Professor | Psychology
Dr. Frankel has been a member of the Department of Psychology since 1978. He currently teach courses focusing on social psychology, the psychology of prejudice, psychology and the law, and critical thinking and decision making. His more recent research, which has been published in the journal Sex Roles and presented at national and regional conferences, has focused on how gender role expectations are likely to inhibit women’s attempts to safeguard their sexual health and contribute to misunderstandings between men and women. He has also collaborated with many undergraduates over the last several years on problems that are of mutual interest resulting in research studies that have been presented at regional and national psychology conferences.
Arthur Frankel and Debra Curtis
Abstract: Does a woman’s reputation suffer when others discover condoms in her possession? Fifty-two male and female predominantly white undergraduates from a small, private, Catholic university in the northeast USA examined the contents of a purse to formulate an impression of its owner. Unflattering inferences were drawn about the character of the target when her purse contained condoms. A follow-up study with 55 comparable participants confirmed that these inferences were indeed uncomplimentary. The results are discussed in terms of the multi-dimensional price women pay when assuming responsibility for their sexual health.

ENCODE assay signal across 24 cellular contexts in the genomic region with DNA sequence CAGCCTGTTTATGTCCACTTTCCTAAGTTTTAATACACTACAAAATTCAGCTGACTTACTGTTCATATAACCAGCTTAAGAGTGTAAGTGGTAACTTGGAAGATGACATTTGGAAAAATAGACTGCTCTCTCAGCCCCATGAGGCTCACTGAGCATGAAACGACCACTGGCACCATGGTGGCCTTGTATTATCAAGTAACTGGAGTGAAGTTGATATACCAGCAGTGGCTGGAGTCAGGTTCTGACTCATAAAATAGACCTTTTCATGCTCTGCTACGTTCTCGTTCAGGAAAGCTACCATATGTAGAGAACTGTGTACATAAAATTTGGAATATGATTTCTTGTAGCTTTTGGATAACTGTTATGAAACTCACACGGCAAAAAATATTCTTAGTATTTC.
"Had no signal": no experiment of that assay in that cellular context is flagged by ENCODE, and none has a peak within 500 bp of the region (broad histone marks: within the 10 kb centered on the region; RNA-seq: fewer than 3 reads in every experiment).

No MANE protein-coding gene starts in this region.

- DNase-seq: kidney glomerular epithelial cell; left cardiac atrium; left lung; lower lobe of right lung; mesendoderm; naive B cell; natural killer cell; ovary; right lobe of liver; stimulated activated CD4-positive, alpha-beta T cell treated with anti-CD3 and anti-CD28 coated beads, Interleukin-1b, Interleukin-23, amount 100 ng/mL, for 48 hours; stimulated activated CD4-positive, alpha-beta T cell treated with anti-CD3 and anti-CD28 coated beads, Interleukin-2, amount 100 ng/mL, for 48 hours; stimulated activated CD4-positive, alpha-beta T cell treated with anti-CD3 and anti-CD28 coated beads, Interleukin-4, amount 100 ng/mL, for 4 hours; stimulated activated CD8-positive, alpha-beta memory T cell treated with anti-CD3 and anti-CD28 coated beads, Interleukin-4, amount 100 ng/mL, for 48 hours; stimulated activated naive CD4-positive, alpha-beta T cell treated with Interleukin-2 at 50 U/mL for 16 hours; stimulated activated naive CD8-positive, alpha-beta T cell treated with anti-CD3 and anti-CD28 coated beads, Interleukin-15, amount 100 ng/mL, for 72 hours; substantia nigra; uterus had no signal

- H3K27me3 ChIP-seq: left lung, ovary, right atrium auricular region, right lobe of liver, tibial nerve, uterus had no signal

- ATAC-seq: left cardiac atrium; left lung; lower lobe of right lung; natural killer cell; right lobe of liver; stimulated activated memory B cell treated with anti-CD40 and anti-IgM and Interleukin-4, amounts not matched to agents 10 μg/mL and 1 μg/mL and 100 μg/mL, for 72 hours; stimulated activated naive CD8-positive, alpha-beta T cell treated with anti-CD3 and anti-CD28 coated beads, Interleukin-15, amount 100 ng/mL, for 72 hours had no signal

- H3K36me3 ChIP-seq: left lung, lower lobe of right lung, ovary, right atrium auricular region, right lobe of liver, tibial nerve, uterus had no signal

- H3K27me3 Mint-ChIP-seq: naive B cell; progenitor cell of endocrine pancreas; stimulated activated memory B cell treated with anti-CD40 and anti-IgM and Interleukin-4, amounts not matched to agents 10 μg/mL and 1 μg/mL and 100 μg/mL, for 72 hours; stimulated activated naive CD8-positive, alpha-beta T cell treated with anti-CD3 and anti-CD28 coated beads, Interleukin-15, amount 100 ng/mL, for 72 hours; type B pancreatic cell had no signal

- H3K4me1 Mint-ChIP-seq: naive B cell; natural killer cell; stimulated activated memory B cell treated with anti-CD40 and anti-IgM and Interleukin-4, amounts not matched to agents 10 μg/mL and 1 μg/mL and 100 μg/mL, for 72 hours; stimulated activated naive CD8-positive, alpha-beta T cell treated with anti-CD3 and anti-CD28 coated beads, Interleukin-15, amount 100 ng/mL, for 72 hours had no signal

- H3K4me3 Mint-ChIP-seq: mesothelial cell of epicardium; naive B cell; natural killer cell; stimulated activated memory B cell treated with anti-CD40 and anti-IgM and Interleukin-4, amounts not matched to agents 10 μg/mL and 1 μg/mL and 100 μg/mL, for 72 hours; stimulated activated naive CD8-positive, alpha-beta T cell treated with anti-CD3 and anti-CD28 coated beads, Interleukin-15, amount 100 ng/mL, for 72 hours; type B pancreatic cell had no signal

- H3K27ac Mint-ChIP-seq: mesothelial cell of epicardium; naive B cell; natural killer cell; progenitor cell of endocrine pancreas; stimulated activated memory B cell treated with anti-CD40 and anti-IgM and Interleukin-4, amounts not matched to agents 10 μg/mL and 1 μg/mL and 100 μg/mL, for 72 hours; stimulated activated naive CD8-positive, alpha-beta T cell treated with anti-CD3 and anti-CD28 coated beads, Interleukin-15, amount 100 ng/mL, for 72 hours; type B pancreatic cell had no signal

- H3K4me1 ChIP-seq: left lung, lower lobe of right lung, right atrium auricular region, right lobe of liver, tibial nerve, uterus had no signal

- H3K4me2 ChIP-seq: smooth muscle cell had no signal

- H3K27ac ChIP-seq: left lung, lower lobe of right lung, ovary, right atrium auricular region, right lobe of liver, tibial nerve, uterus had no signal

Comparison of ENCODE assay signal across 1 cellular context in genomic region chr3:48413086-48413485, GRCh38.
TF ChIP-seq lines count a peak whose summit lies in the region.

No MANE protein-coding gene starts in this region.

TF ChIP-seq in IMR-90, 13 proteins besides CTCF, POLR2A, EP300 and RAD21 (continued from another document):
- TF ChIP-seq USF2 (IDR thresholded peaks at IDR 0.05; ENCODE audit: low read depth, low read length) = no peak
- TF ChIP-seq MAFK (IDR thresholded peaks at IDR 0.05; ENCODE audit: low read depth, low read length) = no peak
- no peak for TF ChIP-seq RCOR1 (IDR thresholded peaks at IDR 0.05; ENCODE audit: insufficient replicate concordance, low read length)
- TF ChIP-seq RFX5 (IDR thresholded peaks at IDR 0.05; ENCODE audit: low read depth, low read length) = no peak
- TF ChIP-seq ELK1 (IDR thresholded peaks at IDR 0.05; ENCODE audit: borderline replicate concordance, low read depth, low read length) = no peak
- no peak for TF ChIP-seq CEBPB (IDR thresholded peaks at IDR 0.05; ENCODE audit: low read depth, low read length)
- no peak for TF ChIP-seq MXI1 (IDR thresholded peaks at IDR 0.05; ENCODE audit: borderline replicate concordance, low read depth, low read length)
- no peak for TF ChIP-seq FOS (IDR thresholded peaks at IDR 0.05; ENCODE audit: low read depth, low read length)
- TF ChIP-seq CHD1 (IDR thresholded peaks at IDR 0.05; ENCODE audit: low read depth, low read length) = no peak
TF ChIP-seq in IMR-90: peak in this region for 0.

Frankel, Arthur and Debra A. Curtis. “What’s in a Purse? Maybe a Woman’s Reputation.” Sex Roles, vol. 59, no. 9-10, Nov. 2008, pp. 615-622.
McKillop Library EBSCOhost Database: DOI 10.1007/s11199-008-9463-x